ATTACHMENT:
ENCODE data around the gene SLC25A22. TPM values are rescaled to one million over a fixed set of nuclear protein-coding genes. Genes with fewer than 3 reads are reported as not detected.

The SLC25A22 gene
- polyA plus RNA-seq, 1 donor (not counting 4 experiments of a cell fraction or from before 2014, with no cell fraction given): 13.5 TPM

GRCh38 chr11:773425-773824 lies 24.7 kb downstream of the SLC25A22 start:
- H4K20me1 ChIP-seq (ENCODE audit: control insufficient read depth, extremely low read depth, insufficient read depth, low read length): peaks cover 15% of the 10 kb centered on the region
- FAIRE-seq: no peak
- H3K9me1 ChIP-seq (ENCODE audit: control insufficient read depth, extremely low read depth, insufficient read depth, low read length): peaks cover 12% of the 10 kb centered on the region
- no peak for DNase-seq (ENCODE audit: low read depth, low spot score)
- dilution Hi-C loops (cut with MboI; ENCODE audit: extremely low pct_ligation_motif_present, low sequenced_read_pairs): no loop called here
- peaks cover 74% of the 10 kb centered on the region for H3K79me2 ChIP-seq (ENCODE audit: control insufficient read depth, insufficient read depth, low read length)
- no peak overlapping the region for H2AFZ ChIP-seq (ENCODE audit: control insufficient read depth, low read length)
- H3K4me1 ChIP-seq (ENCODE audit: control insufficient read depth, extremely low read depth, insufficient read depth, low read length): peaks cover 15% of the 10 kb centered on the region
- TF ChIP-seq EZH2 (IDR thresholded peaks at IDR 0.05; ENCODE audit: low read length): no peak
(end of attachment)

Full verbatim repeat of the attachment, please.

ENCODE data around the gene SLC25A22. TPM values are rescaled to one million over a fixed set of nuclear protein-coding genes. Genes with fewer than 3 reads are reported as not detected.

The SLC25A22 gene
- polyA plus RNA-seq, 1 donor (not counting 4 experiments of a cell fraction or from before 2014, with no cell fraction given): 13.5 TPM

GRCh38 chr11:773425-773824 lies 24.7 kb downstream of the SLC25A22 start:
- H4K20me1 ChIP-seq (ENCODE audit: control insufficient read depth, extremely low read depth, insufficient read depth, low read length): peaks cover 15% of the 10 kb centered on the region
- FAIRE-seq: no peak
- H3K9me1 ChIP-seq (ENCODE audit: control insufficient read depth, extremely low read depth, insufficient read depth, low read length): peaks cover 12% of the 10 kb centered on the region
- no peak for DNase-seq (ENCODE audit: low read depth, low spot score)
- dilution Hi-C loops (cut with MboI; ENCODE audit: extremely low pct_ligation_motif_present, low sequenced_read_pairs): no loop called here
- peaks cover 74% of the 10 kb centered on the region for H3K79me2 ChIP-seq (ENCODE audit: control insufficient read depth, insufficient read depth, low read length)
- no peak overlapping the region for H2AFZ ChIP-seq (ENCODE audit: control insufficient read depth, low read length)
- H3K4me1 ChIP-seq (ENCODE audit: control insufficient read depth, extremely low read depth, insufficient read depth, low read length): peaks cover 15% of the 10 kb centered on the region
- TF ChIP-seq EZH2 (IDR thresholded peaks at IDR 0.05; ENCODE audit: low read length): no peak